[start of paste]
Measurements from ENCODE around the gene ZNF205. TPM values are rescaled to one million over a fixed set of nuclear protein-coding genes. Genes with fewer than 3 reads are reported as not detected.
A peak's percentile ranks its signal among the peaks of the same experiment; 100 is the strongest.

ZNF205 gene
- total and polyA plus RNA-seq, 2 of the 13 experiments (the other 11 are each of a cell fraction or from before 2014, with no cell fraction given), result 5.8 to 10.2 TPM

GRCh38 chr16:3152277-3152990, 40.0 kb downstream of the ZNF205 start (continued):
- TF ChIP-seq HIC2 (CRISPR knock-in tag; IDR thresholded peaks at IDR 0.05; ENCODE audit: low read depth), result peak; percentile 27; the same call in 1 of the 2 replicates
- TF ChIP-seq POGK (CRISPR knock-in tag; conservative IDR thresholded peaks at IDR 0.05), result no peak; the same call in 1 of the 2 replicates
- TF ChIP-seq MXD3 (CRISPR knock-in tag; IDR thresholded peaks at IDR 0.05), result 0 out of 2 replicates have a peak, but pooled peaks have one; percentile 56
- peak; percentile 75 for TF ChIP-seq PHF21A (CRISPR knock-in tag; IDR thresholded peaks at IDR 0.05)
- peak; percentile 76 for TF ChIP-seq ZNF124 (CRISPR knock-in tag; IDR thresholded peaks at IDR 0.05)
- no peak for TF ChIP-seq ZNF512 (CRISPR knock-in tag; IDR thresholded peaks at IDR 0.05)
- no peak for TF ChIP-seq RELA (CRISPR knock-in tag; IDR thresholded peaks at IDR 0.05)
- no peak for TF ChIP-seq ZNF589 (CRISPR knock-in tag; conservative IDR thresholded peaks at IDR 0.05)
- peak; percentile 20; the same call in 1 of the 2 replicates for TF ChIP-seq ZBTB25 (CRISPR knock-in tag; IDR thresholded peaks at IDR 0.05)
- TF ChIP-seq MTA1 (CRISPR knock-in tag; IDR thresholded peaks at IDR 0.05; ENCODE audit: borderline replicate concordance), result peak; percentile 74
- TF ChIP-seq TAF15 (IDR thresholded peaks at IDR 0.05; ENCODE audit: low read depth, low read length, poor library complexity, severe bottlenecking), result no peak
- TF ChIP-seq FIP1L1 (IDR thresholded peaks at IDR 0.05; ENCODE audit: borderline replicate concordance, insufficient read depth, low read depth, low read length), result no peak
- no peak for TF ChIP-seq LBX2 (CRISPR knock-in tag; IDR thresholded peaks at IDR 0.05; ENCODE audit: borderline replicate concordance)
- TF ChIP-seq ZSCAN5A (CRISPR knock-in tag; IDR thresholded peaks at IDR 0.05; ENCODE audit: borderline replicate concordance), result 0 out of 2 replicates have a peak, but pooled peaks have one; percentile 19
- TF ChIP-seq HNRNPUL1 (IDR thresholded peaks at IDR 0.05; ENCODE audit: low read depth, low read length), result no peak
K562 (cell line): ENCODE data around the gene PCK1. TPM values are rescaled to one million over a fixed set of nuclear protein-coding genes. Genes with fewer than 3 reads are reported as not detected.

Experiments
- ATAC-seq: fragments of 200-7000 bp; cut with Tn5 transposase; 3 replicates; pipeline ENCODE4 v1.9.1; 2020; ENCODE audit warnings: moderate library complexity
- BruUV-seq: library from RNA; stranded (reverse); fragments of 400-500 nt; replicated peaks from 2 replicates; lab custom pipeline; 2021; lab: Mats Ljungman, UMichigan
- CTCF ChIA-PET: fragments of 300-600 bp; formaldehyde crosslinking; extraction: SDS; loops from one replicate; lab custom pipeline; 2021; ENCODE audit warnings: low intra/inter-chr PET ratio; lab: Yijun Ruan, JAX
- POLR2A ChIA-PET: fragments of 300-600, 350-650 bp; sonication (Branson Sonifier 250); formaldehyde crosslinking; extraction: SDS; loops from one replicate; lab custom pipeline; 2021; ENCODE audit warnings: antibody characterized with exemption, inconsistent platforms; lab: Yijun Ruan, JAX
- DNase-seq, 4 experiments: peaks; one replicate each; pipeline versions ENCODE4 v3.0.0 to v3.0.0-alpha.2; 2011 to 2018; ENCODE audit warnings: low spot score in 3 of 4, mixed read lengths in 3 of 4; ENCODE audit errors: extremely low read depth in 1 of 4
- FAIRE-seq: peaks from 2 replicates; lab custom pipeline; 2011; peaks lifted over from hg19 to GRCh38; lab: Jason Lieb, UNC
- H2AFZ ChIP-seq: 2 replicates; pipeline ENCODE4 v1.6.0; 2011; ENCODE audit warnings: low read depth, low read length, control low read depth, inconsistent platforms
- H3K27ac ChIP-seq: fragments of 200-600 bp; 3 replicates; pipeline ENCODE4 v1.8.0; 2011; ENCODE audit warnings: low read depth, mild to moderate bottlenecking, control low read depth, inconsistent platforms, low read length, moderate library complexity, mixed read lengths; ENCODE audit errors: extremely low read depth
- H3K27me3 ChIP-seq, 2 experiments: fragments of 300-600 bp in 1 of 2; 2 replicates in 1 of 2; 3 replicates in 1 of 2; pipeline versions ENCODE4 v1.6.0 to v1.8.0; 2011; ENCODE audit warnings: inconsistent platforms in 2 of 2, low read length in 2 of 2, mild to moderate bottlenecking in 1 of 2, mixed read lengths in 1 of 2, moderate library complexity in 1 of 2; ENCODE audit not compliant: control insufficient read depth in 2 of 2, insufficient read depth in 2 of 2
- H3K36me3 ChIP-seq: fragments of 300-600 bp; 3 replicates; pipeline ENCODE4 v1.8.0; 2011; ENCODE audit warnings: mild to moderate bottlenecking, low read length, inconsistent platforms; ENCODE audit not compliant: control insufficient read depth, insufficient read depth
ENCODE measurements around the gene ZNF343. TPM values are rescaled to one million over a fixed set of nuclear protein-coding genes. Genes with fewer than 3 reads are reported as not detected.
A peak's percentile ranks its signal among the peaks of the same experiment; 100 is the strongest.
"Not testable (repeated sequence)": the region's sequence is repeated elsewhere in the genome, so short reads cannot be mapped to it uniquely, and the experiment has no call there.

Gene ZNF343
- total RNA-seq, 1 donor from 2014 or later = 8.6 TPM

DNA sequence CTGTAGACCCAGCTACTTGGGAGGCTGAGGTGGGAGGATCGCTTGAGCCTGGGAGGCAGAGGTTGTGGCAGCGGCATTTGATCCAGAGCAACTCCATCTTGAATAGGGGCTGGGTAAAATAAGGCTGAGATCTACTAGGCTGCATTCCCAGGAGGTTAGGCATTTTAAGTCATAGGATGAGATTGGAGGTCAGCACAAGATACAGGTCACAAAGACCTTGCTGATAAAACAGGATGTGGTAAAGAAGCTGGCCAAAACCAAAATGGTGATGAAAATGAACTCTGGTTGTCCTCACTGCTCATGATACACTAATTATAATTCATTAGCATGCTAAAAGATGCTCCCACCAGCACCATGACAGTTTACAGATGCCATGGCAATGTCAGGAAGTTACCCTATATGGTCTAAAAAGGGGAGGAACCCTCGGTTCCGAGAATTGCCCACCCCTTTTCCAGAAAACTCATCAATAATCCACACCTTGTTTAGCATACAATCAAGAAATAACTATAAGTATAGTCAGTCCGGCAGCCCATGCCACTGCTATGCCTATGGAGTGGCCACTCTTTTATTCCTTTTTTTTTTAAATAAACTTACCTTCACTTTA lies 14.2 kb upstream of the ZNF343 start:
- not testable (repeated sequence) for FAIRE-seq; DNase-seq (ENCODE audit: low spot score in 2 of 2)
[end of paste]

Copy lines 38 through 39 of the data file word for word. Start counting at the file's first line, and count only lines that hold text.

DNA sequence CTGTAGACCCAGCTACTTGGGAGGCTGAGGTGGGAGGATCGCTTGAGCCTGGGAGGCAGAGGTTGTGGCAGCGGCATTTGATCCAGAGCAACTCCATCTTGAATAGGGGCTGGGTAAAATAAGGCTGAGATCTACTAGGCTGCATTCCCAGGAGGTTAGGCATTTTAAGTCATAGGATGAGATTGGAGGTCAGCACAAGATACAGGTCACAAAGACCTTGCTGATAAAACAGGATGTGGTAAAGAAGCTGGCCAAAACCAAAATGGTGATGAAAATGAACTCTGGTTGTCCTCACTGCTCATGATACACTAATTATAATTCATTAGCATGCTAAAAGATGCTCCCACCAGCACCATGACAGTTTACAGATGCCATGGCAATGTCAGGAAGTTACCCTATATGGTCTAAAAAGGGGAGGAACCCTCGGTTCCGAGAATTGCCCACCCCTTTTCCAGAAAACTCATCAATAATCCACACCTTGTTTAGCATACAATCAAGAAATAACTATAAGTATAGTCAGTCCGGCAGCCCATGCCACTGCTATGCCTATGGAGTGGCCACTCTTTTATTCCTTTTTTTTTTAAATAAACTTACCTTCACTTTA lies 14.2 kb upstream of the ZNF343 start:
- not testable (repeated sequence) for FAIRE-seq; DNase-seq (ENCODE audit: low spot score in 2 of 2)